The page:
It's been hypothesized that cough originating
in the larynx (i.e. upper airway pathology) use neural
pathways that are less sensitive to codeine and DM,
whereas cough originating in the tracheobronchial
tree responds well to these drugs.' Furthermore,
cough associated with upper airway disease are actu-
ally "expiration reflexes". Expiration reflexes are
specific to the larynx and are not true coughs in that
they are not preceded by a large inhalation. These
two hypotheses, which have been demonstrated in
animal models, tend to explain why older human tri-
als involving patients with lower airway disease con-
cluded that codeine and DM were effective cough
Human studies often utilize a nebulized
chemical, like capsaicin or citric acid, to invoke a
cough. Antitussive efficacy is then determined by
administering the drug, rechallenging with the cough
stimulant, and measuring the change in cough fre-
quency and/or intensity. Repeated challenges to cit-
ric acid produces less reaction with each exposure,
suggesting that the body adapts to it.1 This adapta-
tion may cause a false change from baseline in cough
frequency and intensity, leading investigators to con-
clude that the intervention is efficacious.
Manap et a110 administered 30 mg of DM, 60
mg of DM, and placebo to their study group. Citric
acid was given every minute for 5 minutes to gener-
ate a cough. This was performed every hour for 12
hours. Results indicated 60 mg of DM significantly
reduced cough response compared to placebo and 30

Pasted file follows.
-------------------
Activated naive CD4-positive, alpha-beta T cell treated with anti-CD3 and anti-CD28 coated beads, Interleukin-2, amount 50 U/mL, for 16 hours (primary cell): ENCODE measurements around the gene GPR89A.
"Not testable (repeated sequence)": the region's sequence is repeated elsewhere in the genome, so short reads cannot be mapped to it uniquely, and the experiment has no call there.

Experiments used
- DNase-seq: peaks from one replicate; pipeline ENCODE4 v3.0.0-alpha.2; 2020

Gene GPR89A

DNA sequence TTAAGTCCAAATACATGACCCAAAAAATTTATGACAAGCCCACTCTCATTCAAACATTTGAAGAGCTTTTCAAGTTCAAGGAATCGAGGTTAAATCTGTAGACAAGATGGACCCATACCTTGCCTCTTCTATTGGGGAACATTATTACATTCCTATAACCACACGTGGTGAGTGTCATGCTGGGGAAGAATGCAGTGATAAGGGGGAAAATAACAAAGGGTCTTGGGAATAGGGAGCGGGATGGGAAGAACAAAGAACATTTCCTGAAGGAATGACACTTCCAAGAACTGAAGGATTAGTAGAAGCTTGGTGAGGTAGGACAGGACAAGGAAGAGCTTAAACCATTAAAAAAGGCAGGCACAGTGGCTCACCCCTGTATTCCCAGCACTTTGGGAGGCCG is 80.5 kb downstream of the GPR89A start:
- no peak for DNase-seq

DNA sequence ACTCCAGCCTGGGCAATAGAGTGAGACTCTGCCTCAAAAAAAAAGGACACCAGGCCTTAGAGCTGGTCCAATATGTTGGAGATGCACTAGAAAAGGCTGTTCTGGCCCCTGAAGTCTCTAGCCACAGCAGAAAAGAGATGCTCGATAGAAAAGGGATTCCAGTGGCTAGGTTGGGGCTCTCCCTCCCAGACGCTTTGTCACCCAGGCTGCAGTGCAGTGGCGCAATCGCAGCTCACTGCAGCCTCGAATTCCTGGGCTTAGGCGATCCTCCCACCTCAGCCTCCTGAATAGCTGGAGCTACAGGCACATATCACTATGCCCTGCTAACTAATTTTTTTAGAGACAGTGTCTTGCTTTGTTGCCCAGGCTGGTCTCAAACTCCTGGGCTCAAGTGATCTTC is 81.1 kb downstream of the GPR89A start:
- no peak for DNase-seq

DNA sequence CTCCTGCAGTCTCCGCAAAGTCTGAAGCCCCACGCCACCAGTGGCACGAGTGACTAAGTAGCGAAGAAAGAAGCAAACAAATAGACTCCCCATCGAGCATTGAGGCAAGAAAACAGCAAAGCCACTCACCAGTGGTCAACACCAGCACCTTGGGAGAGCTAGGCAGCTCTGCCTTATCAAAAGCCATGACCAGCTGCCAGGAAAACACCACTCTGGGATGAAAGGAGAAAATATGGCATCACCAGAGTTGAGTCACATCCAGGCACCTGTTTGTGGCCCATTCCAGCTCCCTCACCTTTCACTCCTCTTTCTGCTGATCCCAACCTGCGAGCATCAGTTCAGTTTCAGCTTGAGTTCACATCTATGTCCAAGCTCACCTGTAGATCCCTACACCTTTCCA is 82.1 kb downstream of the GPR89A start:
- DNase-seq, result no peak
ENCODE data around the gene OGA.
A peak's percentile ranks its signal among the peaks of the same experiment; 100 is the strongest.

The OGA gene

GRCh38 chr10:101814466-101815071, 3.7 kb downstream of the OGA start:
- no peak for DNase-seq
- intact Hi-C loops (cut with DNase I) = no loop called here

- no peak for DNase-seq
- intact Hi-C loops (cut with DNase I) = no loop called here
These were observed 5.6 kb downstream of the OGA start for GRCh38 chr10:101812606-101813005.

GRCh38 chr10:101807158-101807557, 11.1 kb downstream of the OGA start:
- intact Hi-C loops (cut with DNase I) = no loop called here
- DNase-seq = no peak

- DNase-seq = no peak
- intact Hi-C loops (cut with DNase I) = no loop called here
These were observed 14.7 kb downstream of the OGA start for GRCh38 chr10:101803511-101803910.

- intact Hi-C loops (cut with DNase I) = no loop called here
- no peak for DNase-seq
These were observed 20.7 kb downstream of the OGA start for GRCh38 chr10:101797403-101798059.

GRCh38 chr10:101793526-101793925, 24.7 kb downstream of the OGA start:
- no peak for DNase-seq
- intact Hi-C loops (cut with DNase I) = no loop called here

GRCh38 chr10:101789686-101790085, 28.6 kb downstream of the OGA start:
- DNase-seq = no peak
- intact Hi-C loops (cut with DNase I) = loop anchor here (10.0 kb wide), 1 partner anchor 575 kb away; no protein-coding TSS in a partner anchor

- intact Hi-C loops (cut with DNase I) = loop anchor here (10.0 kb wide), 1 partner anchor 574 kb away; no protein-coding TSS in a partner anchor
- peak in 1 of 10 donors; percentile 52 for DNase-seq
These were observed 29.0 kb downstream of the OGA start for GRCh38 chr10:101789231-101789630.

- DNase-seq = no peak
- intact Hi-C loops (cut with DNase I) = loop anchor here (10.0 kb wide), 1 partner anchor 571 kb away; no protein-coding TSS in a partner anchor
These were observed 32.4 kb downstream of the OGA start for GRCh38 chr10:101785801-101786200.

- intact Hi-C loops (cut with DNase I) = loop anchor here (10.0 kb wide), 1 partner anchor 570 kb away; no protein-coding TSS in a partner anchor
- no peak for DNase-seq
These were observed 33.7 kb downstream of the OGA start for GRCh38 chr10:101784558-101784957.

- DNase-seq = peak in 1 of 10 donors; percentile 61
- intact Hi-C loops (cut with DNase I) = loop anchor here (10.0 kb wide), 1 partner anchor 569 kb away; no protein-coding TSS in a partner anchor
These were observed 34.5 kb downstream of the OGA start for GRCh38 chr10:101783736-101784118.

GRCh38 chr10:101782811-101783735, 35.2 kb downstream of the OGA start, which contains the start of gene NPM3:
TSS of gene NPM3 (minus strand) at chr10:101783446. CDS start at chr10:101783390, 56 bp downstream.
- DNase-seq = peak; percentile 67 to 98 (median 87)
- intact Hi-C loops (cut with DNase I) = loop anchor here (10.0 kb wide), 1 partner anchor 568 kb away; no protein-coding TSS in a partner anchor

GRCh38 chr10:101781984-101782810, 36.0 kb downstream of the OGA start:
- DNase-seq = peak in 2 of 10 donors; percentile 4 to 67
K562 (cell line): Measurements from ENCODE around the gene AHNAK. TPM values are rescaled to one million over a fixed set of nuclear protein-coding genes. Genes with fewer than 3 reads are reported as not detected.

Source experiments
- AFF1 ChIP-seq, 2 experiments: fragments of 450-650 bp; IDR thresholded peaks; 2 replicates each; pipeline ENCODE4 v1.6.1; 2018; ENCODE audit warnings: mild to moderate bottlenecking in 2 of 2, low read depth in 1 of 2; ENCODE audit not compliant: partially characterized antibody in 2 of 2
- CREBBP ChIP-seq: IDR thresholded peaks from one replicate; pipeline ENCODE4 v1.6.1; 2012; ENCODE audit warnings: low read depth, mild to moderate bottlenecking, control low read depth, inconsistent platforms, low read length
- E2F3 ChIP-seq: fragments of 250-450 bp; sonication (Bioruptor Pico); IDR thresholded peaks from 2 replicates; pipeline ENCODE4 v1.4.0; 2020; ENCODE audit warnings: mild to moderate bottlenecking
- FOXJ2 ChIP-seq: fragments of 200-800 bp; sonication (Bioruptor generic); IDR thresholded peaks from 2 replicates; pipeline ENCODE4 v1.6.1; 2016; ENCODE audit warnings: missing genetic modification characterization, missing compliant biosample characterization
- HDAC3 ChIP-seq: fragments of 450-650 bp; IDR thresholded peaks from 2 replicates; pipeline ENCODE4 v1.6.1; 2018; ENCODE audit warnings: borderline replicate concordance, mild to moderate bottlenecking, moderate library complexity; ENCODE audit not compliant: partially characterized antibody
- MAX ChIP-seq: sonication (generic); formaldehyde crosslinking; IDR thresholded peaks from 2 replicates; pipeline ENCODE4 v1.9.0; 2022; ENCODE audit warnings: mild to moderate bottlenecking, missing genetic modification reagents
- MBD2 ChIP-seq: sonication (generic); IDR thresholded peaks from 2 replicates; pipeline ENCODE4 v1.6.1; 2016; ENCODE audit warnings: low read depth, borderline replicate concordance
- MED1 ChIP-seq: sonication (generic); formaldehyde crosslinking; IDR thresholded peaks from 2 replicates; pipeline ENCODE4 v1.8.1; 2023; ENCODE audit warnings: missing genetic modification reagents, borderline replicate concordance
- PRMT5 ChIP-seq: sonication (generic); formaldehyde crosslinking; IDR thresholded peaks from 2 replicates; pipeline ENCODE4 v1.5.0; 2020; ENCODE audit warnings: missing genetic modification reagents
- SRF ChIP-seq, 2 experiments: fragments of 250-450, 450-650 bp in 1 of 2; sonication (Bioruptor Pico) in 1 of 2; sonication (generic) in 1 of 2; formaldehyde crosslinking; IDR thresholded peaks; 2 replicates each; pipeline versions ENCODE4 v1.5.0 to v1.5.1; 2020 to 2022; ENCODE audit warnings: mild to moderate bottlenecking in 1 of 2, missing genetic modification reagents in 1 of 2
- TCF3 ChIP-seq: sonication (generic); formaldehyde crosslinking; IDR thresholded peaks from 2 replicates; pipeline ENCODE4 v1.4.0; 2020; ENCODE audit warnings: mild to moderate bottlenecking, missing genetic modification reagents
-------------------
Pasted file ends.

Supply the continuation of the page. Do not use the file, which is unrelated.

mg DM was no different than placebo. This experi-
ment was powered to detect a 10% change in cough
frequency. It is unclear whether a 10% change in
cough frequency translates into clinically significant
improvement. It has been reported that a 20%
change is the minimal threshold for clinical improve-
Lee et al9 studied 43 adults aged 18-60 (mean
22.9) with recent URTI (<3 weeks) to detect a 20%

PharmaNote Volume 22, Issue I October 2006

Volume 22, Issue I October 2006


Table 2. Recommended dosing scheme for centrally-acting antitussives


1-3 months old
3-6 months old
7-12 months old
2-6 years old
6-12 years old

> 12 years old

0.5-1.0 mg every 6-8 hours
1-2 mg every 6-8 hours
2-4 mg every 6-8 hours
2.5-7.5 mg every 4-8 hours (syrup)
5-10 mg every 4 hours or
15 mg every 6-8 hours

10-20 mg every 4 hours or
30 mg every 6-8 hours or
60 mg every 12 hours

30 mg
60 mg

120 mg

< 2 years old Not recommended NA
2-6 years old 2-5 mg every 4-6 hours as needed 30 mg
6-12 years old 5-10 mg every 4-6 hours as needed 60 mg

> 12 years old 10-20 mg every 4-6 hours as needed 120 mg

* Maximum of 1.5mg/kg/day; NA = information not available

change from baseline. Patients were given either 30 way disease, the centrally acting antitussives codeine